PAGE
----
Have you tried to get in touch with the government after your release?
No, not yet. I have, of course, been sending indirect messages through almost every speech I have made, every interview I have had, that I would like to have dialogue. I think we should discuss our differences and come to an agreement that we should be prepared to compromise on both sides.
But why haven't you taken any concrete step to initiate this kind of a dialogue?
We are waiting for the right time, which I hope is not too far off.
Burma is a country with many ethnic minorities, whose relationship with the majority has been rather tense over the recent decades. What do you plan to do to reach out to these groups?
We have been reaching out to these groups for a number of years, and I can claim that we have had a certain amount of success. Not only do we have very strong allies among the parties which contested the 1990 elections, we also have the support of other ethnic groups, including the ceasefire groups along the frontiers, who have expressed an interest in what we are trying to do - to revive the spirit of true union.
Last week, the Nobel Peace Prize for the Chinese democracy activist Liu Xiaobo turned into a major international controversy. What is your reaction, being a Nobel laureate yourself?
I have a great respect for the Norwegian Nobel Committee, and I believe they must have sound reasons for choosing to give him the award this year. I personally don't know much about Liu Xiabo because I have been under house arrest for about seven years, and all I know about him is that what I heard on the radio. But I do believe that the Nobel Committee must have sound reasons for selecting him.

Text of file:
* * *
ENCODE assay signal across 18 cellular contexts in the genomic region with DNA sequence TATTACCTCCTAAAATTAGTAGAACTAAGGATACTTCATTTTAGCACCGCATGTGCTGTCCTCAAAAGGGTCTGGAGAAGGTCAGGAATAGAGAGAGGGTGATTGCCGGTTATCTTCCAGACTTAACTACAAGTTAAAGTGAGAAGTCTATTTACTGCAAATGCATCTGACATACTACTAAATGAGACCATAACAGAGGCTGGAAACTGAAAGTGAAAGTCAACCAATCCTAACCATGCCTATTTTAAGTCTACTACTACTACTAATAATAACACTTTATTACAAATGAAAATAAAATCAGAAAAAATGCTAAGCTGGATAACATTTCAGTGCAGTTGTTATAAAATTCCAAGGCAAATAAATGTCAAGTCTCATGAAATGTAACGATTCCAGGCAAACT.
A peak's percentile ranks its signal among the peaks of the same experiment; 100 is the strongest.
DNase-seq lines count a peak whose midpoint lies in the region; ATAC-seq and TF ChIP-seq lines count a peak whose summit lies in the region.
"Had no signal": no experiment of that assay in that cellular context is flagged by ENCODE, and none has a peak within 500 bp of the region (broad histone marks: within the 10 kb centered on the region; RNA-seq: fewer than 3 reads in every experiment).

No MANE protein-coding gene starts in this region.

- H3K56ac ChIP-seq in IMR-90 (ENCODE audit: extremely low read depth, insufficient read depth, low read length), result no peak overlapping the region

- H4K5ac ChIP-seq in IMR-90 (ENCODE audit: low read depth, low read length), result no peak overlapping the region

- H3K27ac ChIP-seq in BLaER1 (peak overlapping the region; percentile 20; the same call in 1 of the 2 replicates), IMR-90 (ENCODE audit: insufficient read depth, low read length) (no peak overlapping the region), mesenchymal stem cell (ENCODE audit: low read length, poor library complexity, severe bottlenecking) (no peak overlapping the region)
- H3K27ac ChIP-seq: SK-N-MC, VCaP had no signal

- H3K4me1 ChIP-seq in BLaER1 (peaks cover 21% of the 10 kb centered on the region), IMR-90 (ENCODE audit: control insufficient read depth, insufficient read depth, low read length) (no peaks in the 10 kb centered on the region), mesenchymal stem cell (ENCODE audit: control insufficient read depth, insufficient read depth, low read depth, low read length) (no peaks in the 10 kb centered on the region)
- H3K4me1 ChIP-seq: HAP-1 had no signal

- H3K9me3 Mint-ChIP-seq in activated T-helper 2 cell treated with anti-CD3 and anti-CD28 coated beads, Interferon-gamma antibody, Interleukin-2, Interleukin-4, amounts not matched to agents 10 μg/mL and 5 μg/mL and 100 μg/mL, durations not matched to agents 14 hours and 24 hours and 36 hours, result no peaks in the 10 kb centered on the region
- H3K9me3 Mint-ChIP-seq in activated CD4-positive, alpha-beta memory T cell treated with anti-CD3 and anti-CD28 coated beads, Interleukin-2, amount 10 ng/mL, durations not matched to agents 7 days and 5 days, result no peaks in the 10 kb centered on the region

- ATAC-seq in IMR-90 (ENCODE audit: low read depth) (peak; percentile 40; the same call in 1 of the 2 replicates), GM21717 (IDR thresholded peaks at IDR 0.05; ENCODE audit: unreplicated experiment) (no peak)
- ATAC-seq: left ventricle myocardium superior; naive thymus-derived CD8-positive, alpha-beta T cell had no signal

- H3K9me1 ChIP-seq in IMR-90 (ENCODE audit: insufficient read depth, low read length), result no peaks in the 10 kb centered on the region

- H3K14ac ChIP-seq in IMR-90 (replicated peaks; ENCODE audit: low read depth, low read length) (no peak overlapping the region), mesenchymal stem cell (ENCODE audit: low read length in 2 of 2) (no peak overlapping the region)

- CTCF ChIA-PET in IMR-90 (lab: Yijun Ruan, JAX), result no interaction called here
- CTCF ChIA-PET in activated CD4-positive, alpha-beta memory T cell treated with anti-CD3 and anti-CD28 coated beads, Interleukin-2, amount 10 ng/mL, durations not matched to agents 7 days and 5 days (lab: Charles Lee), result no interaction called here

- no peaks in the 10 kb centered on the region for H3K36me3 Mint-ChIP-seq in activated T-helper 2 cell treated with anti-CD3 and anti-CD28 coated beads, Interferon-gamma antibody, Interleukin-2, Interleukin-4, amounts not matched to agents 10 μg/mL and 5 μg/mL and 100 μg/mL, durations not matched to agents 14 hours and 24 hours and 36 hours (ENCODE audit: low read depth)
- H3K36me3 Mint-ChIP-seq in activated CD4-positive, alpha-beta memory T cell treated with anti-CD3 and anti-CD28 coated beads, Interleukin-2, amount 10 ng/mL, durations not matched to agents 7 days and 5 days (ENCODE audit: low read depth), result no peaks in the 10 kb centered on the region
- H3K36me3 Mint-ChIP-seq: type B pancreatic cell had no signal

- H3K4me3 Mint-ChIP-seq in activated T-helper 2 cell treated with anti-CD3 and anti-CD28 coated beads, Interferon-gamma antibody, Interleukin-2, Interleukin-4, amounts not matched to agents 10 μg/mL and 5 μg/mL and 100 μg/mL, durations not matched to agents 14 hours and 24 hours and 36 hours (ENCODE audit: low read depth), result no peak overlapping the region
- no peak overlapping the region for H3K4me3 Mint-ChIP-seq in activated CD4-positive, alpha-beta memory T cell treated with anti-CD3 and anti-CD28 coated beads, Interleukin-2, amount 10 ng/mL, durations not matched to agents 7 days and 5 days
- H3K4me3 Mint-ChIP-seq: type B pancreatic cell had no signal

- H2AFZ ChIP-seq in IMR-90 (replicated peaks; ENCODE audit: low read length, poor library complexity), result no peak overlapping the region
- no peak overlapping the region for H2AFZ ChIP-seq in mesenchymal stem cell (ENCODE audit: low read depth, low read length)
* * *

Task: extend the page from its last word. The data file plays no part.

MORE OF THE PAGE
In Europe, people are wondering what they can do to support Burma. What is your advice?
First of all, it would be very helpful if all the countries of Europe could speak with one voice. Even within the European Union there are different attitudes and different voices, and I think that weakens the [Burmese] opposition. It would help us a great deal if all European countries called for certain steps to be taken in Burma - the release of political prisoners, inclusiveness of the political process, specifically with the NLD, and negotiations.
Do you have any specific European countries in mind, which you want to see more active in this?
As I am talking to you in Germany - I would like Germany to be more active.
You said in previous interviews that you will need time to form an opinion about international sanctions against the Burmese regime. What is your impression so far on this matter?